To understand the limited power of the spell checker, enjoy the following poem, which has an intriguing literary history:
I have a spelling checker
It came with my PC;
It plainly marks four my revue
Mistakes I cannot sea.
I’ve run this poem threw it,
I’m sure your pleased too no,
Its letter perfect in it’s weigh,
My checker tolled me sew.
Just as so many of us rely on calculators to do all our math for us—even to the point that we do not trust calculations done by our own hand—far too many of us use spell checkers as proofreaders, and we ultimately use them to justify our own laziness. I once received a complaint from an outraged professor that a student had continually misspelled “miscellaneous” as “mescaline” (a hallucinogenic drug). The student’s spell checker did not pick up the error, but the professor certainly did, and he told me that he even speculated privately that the student who wrote the paper did so while on mescaline.
So proceed with caution when using spell checkers. They are not gods, and they do not substitute for meticulous proofreading and clear thinking. There is an instructive moment in a M*A*S*H episode, when Father Mulcahy complains to Colonel Potter about a typo in a new set of Bibles—one of the commandments reads “thou shalt commit adultery.” Father sheepishly worries aloud that “These lads are taught to follow orders.” For want of a single word the intended meaning is lost. Always proofread a hard copy, with your own two eyes.
Six Rules for Spelling
I have a crusty old copy of a book called Instant Spelling Dictionary, now in its third edition but first published in 1964, that I still use frequently. I adapted the six basic spelling rules that appear below from that dictionary. Even without memorizing the rules, you can improve your spelling simply by reviewing them and scanning the examples and exceptions until the fundamental concepts begin to sink in. When in doubt, always look up the word. And do not forget that desktop dictionaries work just as well as electronic ones.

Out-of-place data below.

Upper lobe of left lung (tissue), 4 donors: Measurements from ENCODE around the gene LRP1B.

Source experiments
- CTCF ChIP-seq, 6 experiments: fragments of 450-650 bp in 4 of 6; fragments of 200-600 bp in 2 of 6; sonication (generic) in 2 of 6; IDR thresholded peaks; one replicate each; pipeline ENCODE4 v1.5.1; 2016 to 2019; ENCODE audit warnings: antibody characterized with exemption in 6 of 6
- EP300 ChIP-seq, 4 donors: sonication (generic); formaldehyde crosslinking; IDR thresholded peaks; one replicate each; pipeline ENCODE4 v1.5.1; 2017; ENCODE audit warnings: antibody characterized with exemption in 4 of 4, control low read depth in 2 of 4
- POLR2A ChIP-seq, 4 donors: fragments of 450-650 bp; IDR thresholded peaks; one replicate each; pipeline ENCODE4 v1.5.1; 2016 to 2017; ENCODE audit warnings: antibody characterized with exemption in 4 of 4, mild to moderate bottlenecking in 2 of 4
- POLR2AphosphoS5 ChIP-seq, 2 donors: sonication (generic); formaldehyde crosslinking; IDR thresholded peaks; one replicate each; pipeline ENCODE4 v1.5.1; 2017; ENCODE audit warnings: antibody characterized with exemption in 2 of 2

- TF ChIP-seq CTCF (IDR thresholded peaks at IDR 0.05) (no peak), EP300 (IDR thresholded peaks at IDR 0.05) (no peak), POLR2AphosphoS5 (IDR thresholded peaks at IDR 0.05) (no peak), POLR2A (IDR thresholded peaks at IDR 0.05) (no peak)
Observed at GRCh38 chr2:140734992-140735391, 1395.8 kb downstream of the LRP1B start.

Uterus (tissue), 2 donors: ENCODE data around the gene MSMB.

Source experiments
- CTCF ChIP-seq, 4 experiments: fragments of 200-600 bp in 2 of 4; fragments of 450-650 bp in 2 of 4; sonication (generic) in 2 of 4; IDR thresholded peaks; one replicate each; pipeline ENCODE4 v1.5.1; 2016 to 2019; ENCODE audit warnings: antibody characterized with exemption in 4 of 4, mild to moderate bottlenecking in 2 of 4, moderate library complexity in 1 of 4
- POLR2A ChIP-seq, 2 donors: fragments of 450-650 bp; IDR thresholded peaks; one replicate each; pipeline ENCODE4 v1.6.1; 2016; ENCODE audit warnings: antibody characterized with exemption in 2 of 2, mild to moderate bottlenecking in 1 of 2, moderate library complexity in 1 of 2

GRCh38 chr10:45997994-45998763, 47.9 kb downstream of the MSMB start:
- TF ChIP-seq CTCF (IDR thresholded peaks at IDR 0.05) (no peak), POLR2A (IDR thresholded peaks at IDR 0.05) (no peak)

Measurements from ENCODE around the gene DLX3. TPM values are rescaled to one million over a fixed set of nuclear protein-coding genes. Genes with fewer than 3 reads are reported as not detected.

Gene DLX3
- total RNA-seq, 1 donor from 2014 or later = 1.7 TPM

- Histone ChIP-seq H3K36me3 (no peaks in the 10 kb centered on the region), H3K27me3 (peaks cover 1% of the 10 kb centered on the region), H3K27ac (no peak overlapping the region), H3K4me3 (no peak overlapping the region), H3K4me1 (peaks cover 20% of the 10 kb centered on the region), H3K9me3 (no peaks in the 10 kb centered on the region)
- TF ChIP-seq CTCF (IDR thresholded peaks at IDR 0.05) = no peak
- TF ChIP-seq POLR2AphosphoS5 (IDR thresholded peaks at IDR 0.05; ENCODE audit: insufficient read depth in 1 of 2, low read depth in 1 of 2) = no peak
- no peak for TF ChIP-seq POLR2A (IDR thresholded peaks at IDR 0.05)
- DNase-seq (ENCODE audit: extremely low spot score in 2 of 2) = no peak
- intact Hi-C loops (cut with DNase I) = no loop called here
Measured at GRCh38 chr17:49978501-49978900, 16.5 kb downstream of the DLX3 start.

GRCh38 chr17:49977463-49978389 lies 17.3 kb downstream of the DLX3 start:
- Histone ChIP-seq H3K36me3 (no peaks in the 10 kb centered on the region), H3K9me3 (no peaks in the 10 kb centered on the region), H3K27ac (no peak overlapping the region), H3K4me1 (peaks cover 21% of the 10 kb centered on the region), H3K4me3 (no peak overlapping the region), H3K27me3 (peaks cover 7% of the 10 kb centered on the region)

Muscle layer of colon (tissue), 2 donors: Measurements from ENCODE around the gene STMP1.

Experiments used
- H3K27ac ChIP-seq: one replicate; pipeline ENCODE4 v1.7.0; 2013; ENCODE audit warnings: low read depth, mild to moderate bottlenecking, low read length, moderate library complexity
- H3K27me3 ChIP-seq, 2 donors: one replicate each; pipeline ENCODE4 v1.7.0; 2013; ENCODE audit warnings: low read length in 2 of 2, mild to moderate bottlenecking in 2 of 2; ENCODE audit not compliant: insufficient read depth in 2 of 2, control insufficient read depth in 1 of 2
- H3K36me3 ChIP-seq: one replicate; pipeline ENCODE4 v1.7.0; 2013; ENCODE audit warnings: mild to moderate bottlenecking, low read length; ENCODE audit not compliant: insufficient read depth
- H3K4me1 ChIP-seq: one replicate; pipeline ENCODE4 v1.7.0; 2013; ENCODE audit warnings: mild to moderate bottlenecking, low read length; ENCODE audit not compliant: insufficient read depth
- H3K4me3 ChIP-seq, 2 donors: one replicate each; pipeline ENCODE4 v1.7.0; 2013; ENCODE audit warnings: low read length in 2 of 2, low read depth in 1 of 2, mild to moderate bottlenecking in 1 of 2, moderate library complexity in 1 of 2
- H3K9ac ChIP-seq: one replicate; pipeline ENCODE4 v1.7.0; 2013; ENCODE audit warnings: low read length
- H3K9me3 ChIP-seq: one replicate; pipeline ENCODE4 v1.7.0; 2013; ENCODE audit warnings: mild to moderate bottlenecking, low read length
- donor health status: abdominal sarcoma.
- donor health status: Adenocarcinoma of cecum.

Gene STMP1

Rule 1. In words ending with a silent “e,” you usually drop the “e” before a suffix that begins with a vowel.
survive + al = survival divide + ing = dividing fortune + ate = fortunateCommon Exceptions:
manageable singeing mileage advantageous dyeing acreage peaceable canoeing lineage
Rule 2. In words ending with a silent “e,” you usually retain the “e” before a suffix than begins with a consonant.
arrange + ment = arrangement forgive + ness = forgiveness safe + ty = safetyCommon Exceptions:
ninth (from nine) argument (from argue) wisdom (from wise) wholly (from whole)
Rule 3. In words of two or more syllables that are accented on the final syllable and end in a single consonant preceded by a single vowel, you double the final consonant before a suffix beginning with a vowel.
refer + ing = referring regret + able = regrettable
However, if the accent is not on the last syllable, the final consonant is not doubled.
benefit + ed = benefited audit + ed = audited
Rule 4. In words of one syllable ending in a single consonant that is preceded by a single vowel, you double the final consonant before a suffix that begins with a vowel. (It sounds more complex than it is; just look at the examples.)
big + est = biggest hot + er = hotter bag + age = baggage
Rule 5. In words ending in “y” preceded by a consonant, you usually change the “y” to “i” before any suffix that does not begin with an “i.”
beauty + ful = beautiful accompany + ment = accompaniment accompany + ing = accompanying (suffix begins with i)
If the final “y” is preceded by a vowel, however, the rule does not apply.
journeys obeying essays buys repaying attorneys
Rule 6. Use “i” before “e” except when the two letters follow “c” and have an “e” sound, or when they have an “a” sound as in “neighbor” and “weigh.”
i before e (e sound) e before i (a sound) shield vein believe weight grieve veil mischievous neighborCommon Exceptions:
weird foreign forfeit either ancient neither sovereign siege height seize surfeit leisure